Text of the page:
Last Updated on Tuesday, 30 June 2015, 18:53 by GxMedia
by Zena Henry
Two newcomers to Guyana’s political landscape- Elisabeth Harper and Clinton Urling- will be among four persons who will not be in the National Assembly when the People’s Progressive Party Civic (PPPC) takes up its seats in the National Assembly.
So, too, will be Dr. Nanda Kishore Gopaul and Robert Persaud.
Harper and Gopaul have confirmed to Demerara Waves Online News that they have refused to be among the PPPC’s 32 parliamentarians.
PPP General Secretary Clement Rohee has already said that Urling should not expect to be selected as a lawmaker after publicly criticizing the party and calling on former President Bharrat Jagdeo to step out of the political limelight because his presence was partly responsible for the party’s defeat at the May 11, 2015 polls.
Harper and Gopaul said on Tuesday June 30 that they have quit political life and would not be part of the 11th Parliament. Gopaul, during a telephone interview with this news agency, said he had indicated to the PPP since the conclusion of the 2015 Elections that he would no longer be involved in political life.
“I am a retiree,” he stated. “I indicated that to some of my colleagues and to the former President that I would be retiring from political life.” Nanda Gopaul had conceded the Coalition government’s win soon after it was announced and urged the party with which he had been associated to do the same, after issuing congratulatory remarks.
Harper said that she too was asked to partake in Parliament, but declined. “I was asked and I indicated that I preferred not to,” she stated simply. Sources close to Harper said she felt that she was used by the PPP for her integrity because she is an Afro-Guyanese.
The PM candidate was new on the political scene and appeared one time with the PPP as they claimed publicly that they were cheated at the polls. Soon after, the media was only told that the PPP was keeping contact with her.
The PPP General Secretary in a recent interview with Demerara Waves Online News suggested that Urling was disqualified from representing the PPPCivic in the House after expressing his views publicly. “I wouldn’t worry to go to Parliament if I was him because he has made a very strong critcism of the leadership of the PPP, one of the leaders of the PPP and I thinik he has already made up his mind that he is not qualified to go,” said Rohee.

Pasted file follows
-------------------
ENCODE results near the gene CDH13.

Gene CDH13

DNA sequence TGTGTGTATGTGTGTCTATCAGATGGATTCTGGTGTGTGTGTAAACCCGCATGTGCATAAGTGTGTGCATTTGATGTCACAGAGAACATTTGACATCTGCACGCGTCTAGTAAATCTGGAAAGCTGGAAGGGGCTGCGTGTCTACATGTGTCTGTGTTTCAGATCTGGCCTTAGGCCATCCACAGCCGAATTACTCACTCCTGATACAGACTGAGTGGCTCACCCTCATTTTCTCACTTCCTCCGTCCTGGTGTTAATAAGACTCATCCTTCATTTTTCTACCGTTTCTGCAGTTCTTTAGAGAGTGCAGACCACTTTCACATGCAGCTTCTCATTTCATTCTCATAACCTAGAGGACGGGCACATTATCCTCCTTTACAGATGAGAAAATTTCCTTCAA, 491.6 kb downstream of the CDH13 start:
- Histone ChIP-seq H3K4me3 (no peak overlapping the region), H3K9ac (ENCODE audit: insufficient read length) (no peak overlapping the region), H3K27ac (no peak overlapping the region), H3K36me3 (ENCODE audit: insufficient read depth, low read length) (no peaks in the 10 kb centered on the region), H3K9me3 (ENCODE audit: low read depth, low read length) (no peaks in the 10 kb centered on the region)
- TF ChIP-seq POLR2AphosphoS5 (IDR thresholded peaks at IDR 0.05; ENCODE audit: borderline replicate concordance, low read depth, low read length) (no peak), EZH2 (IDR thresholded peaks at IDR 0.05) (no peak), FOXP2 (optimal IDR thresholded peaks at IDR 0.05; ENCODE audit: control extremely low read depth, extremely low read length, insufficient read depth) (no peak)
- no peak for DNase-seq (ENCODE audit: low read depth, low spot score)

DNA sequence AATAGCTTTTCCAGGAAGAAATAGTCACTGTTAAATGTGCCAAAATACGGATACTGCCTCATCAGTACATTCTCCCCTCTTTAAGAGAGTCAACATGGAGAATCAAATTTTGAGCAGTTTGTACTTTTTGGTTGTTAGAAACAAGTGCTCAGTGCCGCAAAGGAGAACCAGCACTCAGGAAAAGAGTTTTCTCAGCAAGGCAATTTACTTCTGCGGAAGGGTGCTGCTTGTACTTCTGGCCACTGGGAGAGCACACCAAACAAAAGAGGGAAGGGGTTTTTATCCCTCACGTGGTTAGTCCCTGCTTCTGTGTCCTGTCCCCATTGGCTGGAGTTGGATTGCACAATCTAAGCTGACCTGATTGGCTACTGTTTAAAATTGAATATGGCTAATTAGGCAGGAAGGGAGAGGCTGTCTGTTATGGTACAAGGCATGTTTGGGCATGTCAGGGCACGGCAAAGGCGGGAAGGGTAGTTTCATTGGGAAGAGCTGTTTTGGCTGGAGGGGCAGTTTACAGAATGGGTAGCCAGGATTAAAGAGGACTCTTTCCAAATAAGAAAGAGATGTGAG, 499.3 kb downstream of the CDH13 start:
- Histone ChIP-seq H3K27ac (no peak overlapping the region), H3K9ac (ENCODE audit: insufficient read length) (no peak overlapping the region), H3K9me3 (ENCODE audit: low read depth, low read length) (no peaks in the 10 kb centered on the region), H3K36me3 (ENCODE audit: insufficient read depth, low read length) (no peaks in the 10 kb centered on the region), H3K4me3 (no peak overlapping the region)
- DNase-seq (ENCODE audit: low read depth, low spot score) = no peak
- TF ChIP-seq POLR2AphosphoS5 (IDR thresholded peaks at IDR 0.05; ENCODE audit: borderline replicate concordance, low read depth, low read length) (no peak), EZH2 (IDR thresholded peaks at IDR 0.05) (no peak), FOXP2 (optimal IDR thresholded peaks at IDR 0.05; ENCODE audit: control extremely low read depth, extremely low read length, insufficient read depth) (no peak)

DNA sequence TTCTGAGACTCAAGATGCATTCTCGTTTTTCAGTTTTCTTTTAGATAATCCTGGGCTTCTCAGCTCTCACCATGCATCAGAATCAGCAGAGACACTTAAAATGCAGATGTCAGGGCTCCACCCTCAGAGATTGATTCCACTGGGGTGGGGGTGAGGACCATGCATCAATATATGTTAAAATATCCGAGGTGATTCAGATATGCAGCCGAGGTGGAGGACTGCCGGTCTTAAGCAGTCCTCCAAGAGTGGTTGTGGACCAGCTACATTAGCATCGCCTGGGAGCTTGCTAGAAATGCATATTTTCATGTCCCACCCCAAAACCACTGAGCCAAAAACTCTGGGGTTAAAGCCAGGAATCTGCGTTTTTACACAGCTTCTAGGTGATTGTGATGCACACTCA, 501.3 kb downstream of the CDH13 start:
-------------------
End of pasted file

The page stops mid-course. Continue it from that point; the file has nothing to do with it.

Former Natural Resource Minister Robert Persaud refused to state his position, saying he is, “not speaking to the media at this time.” Even questions on whether he is out of political life went unanswered.
However, actions by Persaud and the PPP have indicated a clear split. PPP General Secretary Clement Rohee nearly ran amok as reporters pressed for answers on the party’s relationship with the former PPP minister.
Persaud was another PPP member to concede defeat at the General Elections, issuing congratulatory messages to the new government via social media. He at the time said he was going on a “political sabbatical.”
When Rohee was asked whether Persaud tendered a resignation or indicated that he was taking leave from politics on Monday, he said, “Robert Persaud wrote a letter to the PPP. The contents of that letter have been discussed internally; the contents of that letter have been responded to… And that is where the matter is at this point in time. As far as PPP is concerned that is as far as we have to go.”
This response came minutes after back and forth, as the GS first suggested that reporters ask the representatives of online media outlets Inews and Iradio for Persaud’s whereabouts. “It may be better if you ask either Iradio or Inews, I think their open to the public or Mr. Persaud himself.”
The media was forced to ask Rohee whether he was GS of the party or not, to which he responded, “Everybody knows that.” He was then asked again, about Persuad status when he finally made a disclosure.
The 2015 election defeat may finally be soaking in after 23-years in government. PPP says the elections commission cheated them at the polls and installed a “de facto” government. After three Parliamentary sittings, they are yet to sit in the House some 10 months after they prorogued Parliament.